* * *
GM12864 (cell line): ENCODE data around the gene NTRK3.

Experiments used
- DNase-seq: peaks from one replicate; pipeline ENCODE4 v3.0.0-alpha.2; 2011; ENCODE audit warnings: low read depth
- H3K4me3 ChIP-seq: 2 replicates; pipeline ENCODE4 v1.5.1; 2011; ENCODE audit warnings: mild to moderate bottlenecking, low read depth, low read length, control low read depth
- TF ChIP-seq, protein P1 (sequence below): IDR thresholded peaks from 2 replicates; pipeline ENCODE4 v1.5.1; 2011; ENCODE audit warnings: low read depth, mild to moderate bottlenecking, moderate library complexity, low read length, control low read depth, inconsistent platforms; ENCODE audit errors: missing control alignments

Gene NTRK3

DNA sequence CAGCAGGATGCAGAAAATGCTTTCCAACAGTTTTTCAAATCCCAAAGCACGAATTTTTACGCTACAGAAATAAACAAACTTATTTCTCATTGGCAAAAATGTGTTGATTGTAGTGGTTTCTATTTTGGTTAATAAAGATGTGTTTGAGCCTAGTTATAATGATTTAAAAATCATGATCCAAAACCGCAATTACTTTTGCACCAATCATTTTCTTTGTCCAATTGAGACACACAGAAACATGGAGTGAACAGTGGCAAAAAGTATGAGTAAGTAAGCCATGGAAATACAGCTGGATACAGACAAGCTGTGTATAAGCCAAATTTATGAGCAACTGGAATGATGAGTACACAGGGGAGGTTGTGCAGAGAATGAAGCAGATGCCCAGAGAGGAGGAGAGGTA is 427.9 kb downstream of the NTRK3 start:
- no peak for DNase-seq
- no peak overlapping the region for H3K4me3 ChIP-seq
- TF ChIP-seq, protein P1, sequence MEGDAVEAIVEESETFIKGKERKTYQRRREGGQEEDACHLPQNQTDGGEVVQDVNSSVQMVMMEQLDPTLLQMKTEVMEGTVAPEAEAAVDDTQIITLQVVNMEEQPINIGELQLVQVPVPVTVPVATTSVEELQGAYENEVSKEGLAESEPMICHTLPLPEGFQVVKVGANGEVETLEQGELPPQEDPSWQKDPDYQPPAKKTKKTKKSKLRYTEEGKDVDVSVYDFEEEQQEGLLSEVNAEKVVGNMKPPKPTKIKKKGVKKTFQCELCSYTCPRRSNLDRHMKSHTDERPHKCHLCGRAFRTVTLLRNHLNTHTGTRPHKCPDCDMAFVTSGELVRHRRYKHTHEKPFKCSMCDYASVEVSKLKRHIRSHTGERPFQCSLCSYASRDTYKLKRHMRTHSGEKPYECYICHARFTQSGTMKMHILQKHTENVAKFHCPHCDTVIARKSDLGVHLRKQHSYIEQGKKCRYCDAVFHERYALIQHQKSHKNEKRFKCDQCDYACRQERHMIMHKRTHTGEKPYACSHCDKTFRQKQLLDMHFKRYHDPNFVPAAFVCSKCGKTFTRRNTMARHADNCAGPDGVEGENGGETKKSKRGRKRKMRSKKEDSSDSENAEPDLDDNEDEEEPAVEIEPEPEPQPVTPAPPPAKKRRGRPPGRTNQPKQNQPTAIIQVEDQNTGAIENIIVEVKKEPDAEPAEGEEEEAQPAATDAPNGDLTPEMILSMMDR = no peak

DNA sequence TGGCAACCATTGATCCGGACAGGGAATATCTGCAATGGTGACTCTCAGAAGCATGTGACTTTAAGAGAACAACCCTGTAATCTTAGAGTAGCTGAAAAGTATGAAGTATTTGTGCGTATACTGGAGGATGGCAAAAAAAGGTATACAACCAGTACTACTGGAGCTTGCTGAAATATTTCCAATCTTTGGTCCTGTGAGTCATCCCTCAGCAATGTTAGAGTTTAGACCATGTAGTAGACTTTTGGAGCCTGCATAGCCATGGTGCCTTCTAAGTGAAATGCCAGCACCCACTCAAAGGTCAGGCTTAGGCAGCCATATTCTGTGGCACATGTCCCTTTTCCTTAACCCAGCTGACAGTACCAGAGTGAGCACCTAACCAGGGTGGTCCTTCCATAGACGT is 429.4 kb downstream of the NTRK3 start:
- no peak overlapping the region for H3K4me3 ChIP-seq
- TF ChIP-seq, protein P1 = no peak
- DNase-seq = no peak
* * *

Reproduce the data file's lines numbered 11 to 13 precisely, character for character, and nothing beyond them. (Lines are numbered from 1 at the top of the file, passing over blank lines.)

DNA sequence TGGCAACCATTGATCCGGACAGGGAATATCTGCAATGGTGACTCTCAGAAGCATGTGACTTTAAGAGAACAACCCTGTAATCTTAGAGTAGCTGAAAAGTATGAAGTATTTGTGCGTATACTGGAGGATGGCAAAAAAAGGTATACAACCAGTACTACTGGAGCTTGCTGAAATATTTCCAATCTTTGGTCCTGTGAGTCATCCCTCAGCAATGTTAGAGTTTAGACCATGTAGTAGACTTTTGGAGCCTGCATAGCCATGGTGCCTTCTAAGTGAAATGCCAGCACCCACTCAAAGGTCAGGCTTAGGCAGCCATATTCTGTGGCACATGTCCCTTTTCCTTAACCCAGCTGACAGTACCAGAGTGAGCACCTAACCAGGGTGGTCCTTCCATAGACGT is 429.4 kb downstream of the NTRK3 start:
- no peak overlapping the region for H3K4me3 ChIP-seq
- TF ChIP-seq, protein P1 = no peak